Ultra High Field, High-Resolution Neuroimaging in Adolescents

By: Anna E. Kirkland, Jennifer L. Robinson 
 
There is a gap in the literature regarding ultra high-field (> 3 Tesla), high-resolution (< 2mm voxel resolution) functional neuroimaging in adolescents. Ultra high-field, high-resolution imaging can greatly improve sensitivity (through increases in signal-to-noise-ratio) and image quality, but it is not yet certain how traditional pre-processing steps may alter activation outcomes in this newer method of neuroimaging. This study begins to address the variability in pre-processing pipelines for 7T functional magnetic resonance imaging (fMRI) data collected from adolescents. Common preprocessing pipelines include smoothing, motion correction and slice time correction. Smoothing reduces the effect of noise and/or artifacts and improves signal to noise ratio (Darki & Oghabain, 2013). Motion correction uses algorithms to limit the effect of movement during scanning sessions (Johnstone et al., 2006). Slice time correction shifts the collected image slices by a given amount to temporally align the data (Sladky et al.,
2011).
 
Data were collected from 19 adolescent participants during an inhibitory Go/No-Go task in Auburn University’s Siemens 7T MAGNETOM scanner (sequences had the following parameters: 37 slices acquired parallel to the AC-PC line, 0.85mm x 0.85mm x 1.5 mm voxels, TR/TE: 3000/28 ms, 70° flip angle, base/phase resolution 234/100, A > P phase-encode direction, iPAT GRAPPA acceleration factor 3, interleaved acquisition). The inhibitory Go/No-Go task presented the participants with either an X or Y stimulus. The X cued the participants to perform a motor response (go) by hitting a button on a response box, and the Y cued the participants to inhibit a response (no-go) by refraining from pressing the response button. All data were processed in FMRIB Software Library.
 
To establish the effects of smoothing, the Gaussian smoothing kernel size was adjusted (0 mm, 1 mm, 3 mm, and 5 mm) while all other components were held constant. Then, the effects of motion correction and motion correction with slice time correction were tested while smoothing was kept at 5 mm. Data analysis showed a pattern of growing activation connected to the increase of the smoothing kernel size, with 0 mm smoothing showing the least activation and 5 mm showing the most activation. Similarly, adding motion correction and/or slice time correction to smoothing at 5 mm further increased the size and location of activation patterns.
 
The adolescent population is rarely investigated using ultra high field, high- resolution neuroimaging. Working with adolescents as participants added a layer of complexity due their propensity to move more than adults during scanning sessions. Small movements during the scans, such as eye movements or breathing, can have an effect on image outcomes when using submillimeter means. While motion correction is intended to account for such small movements, the movement produced in adolescent scanning sessions could be much bigger, contributing to the growing of activation patterns produced in the various pipelines addressed above. The results demonstrate how traditional processing pipelines used on submillimeter neuroimaging can easily effect the size, extent, and even location of activation across all slices collected. Interestingly, the effects of pre-processing pipelines appear to be more pronounced using high-resolution data compared to lower resolution data. This study suggests that although using ultra high field, high-resolution imaging increases the magnetic field strength and allows for improvements in sensitivity and spatial resolution, there is an underlying uncertainty concerning the accuracy of the continued use of traditional smoothing, motion correction, and slice time correction on such data. Future research is needed in order to address the implications of pre-processing pipelines on ultra high-field, high-resolution data along with potential standardization of processing steps across neuroimaging research.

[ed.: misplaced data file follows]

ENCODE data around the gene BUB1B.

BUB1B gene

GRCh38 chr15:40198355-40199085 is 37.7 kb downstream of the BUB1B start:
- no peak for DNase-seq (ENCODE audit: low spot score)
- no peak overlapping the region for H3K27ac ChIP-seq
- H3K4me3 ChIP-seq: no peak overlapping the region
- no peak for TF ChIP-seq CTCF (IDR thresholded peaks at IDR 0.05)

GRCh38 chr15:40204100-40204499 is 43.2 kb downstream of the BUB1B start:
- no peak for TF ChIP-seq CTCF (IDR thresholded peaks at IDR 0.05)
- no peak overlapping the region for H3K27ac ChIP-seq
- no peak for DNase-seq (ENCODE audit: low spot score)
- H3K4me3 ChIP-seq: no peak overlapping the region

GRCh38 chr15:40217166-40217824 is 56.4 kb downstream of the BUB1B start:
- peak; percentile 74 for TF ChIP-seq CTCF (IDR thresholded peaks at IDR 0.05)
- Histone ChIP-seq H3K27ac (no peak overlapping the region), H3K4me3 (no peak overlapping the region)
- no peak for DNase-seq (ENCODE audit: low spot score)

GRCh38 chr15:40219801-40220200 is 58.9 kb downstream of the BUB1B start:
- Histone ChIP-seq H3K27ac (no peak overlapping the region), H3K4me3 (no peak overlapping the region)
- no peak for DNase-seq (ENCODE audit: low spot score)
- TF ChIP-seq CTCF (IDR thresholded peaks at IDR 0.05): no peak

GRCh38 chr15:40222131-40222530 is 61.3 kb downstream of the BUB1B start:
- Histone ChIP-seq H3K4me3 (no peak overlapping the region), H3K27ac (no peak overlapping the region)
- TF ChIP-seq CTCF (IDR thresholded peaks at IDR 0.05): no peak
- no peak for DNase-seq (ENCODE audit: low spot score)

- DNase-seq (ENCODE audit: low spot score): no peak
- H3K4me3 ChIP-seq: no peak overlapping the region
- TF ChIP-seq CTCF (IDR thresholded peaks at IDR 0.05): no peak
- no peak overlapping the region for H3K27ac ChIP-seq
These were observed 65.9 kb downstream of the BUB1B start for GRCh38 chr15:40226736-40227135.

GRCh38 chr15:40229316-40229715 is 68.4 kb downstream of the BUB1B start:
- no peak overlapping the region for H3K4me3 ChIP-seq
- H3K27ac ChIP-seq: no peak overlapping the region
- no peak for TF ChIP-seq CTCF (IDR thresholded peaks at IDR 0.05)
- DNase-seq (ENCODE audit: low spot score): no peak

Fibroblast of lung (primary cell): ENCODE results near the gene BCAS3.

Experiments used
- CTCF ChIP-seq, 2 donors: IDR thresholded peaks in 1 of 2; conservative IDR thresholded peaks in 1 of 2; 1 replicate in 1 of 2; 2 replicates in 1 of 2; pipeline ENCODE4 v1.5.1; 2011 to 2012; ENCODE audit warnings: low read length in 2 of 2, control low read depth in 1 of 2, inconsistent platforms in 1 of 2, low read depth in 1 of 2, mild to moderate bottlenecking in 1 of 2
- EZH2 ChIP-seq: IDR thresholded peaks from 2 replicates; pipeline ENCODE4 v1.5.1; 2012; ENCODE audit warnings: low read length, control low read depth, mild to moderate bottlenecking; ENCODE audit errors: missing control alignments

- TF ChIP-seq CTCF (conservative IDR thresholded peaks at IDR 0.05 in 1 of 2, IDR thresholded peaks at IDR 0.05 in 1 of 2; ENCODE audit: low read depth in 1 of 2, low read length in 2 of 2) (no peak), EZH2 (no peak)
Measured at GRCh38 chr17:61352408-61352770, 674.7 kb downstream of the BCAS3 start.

References:
 
Darki, F., & Oghabian, M. A. (2013). False positive control of activated voxels in single fMRI analysis using bootstrap resampling in comparison to spatial smoothing. Magnetic Resonance Imaging, 31(8), 1331-1337. doi:10.1016/j.mri.2013.03.009
Johnstone, T., Walsh, K. S., Greischar, L. L., Alexander, A. L., Fox, A. S., Davidson, R. J., & Oakes, T. R. (2006). Motion correction and the use of motion covariates in multiple-subject fMRI analysis. Human Brain Mapping Hum. Brain Mapp., 27 (10), 779-788. doi:10.1002/hbm.20219
Sladky, R., Friston, K. J., Tröstl, J., Cunnington, R., Moser, E., & Windischberger, C. (2011). Slice-timing effects and their correction in functional MRI. NeuroImage, 58(2), 588-594. doi:10.1016/j.neuroimage.2011.06.078

Statement of Research Advisor

Anna has been a true pleasure, and exemplifies an undergraduate research fellow. Her research has addressed a critical gap in the literature and we look forward to publishing the results in the coming weeks.

Jennifer Robinson, Psychology

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